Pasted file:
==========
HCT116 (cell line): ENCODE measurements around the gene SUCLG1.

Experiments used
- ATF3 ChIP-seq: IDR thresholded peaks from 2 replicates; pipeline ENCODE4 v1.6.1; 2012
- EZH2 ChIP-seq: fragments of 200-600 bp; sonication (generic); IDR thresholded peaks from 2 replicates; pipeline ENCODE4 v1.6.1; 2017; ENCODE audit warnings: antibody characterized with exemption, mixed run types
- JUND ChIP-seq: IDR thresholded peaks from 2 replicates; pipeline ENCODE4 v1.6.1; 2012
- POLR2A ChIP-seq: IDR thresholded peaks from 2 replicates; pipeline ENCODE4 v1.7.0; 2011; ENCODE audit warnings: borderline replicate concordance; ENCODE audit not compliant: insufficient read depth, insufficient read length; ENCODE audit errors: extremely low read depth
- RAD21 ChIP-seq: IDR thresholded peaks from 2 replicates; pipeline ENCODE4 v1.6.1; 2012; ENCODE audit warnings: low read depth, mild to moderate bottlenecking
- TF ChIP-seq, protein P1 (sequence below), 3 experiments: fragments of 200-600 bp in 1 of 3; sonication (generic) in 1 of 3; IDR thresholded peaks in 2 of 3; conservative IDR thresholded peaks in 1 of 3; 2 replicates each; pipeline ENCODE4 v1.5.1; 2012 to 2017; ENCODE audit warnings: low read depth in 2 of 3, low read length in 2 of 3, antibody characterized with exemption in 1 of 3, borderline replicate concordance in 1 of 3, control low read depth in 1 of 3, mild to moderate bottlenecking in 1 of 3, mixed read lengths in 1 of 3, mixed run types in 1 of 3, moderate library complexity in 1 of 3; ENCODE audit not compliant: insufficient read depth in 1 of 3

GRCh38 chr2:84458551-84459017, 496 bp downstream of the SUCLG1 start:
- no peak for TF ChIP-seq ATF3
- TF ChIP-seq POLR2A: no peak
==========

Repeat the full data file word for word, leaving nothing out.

HCT116 (cell line): ENCODE measurements around the gene SUCLG1.

Experiments used
- ATF3 ChIP-seq: IDR thresholded peaks from 2 replicates; pipeline ENCODE4 v1.6.1; 2012
- EZH2 ChIP-seq: fragments of 200-600 bp; sonication (generic); IDR thresholded peaks from 2 replicates; pipeline ENCODE4 v1.6.1; 2017; ENCODE audit warnings: antibody characterized with exemption, mixed run types
- JUND ChIP-seq: IDR thresholded peaks from 2 replicates; pipeline ENCODE4 v1.6.1; 2012
- POLR2A ChIP-seq: IDR thresholded peaks from 2 replicates; pipeline ENCODE4 v1.7.0; 2011; ENCODE audit warnings: borderline replicate concordance; ENCODE audit not compliant: insufficient read depth, insufficient read length; ENCODE audit errors: extremely low read depth
- RAD21 ChIP-seq: IDR thresholded peaks from 2 replicates; pipeline ENCODE4 v1.6.1; 2012; ENCODE audit warnings: low read depth, mild to moderate bottlenecking
- TF ChIP-seq, protein P1 (sequence below), 3 experiments: fragments of 200-600 bp in 1 of 3; sonication (generic) in 1 of 3; IDR thresholded peaks in 2 of 3; conservative IDR thresholded peaks in 1 of 3; 2 replicates each; pipeline ENCODE4 v1.5.1; 2012 to 2017; ENCODE audit warnings: low read depth in 2 of 3, low read length in 2 of 3, antibody characterized with exemption in 1 of 3, borderline replicate concordance in 1 of 3, control low read depth in 1 of 3, mild to moderate bottlenecking in 1 of 3, mixed read lengths in 1 of 3, mixed run types in 1 of 3, moderate library complexity in 1 of 3; ENCODE audit not compliant: insufficient read depth in 1 of 3

GRCh38 chr2:84458551-84459017, 496 bp downstream of the SUCLG1 start:
- no peak for TF ChIP-seq ATF3
- TF ChIP-seq POLR2A: no peak